Oversold Bank Stocks Bashed for ‘South Africa Inc.’ Proxy Status
(Bloomberg) -- The weight of bad news about the economy has proved too much for bank stocks traded in Johannesburg, pushing a sector index to technically oversold levels for the first time in more than two years.
While the index was 1.2% higher Tuesday, rising for the first time in six sessions as a stronger rand brought some relief, it has dropped 15% since President Cyril Ramaphosa pledged a relentless focus on growth in his June 20 state-of-the-nation address. That’s dragged its 14-day relative strength index below 30, a reading that signals the decline may be too steep and one not seen since April 2017.
Gross domestic product contracted the most in a decade in the first quarter, while unemployment is the highest in 11 at least years, ratcheting up the strain on South African consumers. The government is pledging billions of dollars to keep the state power utility afloat and two of the three major credit-ratings companies assess South Africa’s debt as below investment grade. Investors have been punishing shares in lenders over the bleak picture.
“Banks, more so than retailers, have been seen as a proxy for South Africa Inc. exposure,” said Nolwandle Mthombeni, an analyst at Mergence Investment Managers in Cape Town. “As such, they have reacted to the poor sentiment around the economy.”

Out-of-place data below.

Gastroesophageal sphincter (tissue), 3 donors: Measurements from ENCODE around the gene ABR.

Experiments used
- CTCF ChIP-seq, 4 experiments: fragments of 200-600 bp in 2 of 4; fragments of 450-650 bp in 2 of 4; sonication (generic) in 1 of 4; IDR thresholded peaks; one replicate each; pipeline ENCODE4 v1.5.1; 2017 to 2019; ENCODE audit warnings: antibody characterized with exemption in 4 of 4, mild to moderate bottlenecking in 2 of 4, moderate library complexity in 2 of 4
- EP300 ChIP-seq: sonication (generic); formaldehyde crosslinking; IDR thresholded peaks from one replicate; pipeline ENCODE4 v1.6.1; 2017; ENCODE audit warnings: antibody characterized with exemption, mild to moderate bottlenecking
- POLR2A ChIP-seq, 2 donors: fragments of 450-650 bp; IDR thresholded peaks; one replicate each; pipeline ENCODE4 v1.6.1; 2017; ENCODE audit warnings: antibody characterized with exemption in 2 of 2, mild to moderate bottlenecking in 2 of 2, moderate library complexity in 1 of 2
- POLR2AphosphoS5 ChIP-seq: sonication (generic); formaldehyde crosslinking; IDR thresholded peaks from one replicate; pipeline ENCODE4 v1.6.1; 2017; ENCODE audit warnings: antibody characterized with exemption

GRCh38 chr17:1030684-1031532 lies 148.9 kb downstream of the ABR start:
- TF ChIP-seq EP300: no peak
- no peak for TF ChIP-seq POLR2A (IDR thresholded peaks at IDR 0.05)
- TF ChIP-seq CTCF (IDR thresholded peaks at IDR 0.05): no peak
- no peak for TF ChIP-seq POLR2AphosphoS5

Valuations reflect reduced expectations for profits as the grim South African economic outlook weighs on lenders. The average ratio of share price to estimated earnings for the banks has dropped to 9.2 times, compared with a 5-year average of 10.5. The FTSE/JSE Africa Banks Index’s has fallen 6.6% this year, compared with a decline of 1.1% for an index of emerging-market peers.
Nedbank Group Ltd. bemoaned a worse-than-expected economy Tuesday as it reported first-half results, cutting its forecast for 2019 GDP growth to 0.5% from 1.3%. More urgency is needed in structural reforms to stem economic and fiscal deterioration, the country’s fourth-largest lender said.
“The banks’ performance is a classic sell-off due to our macro environment,” said Casparus Treurnicht, a money manager at Gryphon Asset Management. “Consumers and South African business are taking strain and investors understand this will filter through to the banks.”
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